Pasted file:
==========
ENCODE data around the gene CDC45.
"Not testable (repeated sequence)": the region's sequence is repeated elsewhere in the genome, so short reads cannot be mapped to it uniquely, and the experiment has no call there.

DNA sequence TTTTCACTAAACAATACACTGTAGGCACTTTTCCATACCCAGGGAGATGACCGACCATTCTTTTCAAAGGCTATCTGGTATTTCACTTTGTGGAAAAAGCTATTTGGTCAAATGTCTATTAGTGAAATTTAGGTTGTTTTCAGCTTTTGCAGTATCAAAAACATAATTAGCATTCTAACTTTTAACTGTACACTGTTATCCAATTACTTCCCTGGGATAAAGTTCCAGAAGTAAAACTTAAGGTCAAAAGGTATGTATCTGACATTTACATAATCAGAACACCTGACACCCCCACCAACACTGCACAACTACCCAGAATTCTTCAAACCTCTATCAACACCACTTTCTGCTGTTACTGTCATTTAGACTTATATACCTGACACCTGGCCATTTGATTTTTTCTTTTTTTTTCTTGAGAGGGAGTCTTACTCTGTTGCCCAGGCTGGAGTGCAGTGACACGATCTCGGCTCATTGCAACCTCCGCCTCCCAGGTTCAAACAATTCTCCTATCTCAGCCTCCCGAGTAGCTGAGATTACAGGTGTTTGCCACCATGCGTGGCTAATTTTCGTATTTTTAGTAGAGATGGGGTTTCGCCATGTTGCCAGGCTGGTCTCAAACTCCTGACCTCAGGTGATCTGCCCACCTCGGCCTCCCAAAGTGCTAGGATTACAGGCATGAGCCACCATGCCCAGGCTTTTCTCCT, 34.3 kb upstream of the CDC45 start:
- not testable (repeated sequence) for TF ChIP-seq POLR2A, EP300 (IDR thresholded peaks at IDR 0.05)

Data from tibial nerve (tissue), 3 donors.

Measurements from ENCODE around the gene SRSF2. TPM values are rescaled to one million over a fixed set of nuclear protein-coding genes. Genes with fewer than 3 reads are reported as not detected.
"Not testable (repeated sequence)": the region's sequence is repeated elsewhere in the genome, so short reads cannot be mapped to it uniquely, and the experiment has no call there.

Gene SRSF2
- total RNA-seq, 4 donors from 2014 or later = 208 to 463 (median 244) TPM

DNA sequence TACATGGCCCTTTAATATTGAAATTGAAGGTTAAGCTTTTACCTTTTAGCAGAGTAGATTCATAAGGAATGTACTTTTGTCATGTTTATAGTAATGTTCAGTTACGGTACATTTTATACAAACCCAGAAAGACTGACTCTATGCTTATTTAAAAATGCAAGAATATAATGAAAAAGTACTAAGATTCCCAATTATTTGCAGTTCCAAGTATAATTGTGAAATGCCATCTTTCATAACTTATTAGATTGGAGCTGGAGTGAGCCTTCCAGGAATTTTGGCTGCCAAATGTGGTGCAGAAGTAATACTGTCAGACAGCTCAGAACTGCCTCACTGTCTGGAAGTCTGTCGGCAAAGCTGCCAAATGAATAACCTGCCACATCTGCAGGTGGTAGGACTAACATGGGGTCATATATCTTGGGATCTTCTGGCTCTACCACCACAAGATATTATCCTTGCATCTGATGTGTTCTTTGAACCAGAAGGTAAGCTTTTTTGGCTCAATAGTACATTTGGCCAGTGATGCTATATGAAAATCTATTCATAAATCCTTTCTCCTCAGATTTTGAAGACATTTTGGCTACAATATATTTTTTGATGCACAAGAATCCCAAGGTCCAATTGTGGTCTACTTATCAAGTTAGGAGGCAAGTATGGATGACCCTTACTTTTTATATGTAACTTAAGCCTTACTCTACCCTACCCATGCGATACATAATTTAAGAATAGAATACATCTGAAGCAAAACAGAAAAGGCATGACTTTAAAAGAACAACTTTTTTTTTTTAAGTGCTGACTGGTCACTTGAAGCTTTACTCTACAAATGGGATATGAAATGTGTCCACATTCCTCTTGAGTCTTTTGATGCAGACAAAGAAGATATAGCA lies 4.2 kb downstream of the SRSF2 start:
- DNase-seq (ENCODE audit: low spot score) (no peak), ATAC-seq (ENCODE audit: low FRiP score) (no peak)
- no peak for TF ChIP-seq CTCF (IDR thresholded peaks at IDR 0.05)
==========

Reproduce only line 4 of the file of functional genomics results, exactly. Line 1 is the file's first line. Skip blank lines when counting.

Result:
- not testable (repeated sequence) for TF ChIP-seq POLR2A, EP300 (IDR thresholded peaks at IDR 0.05)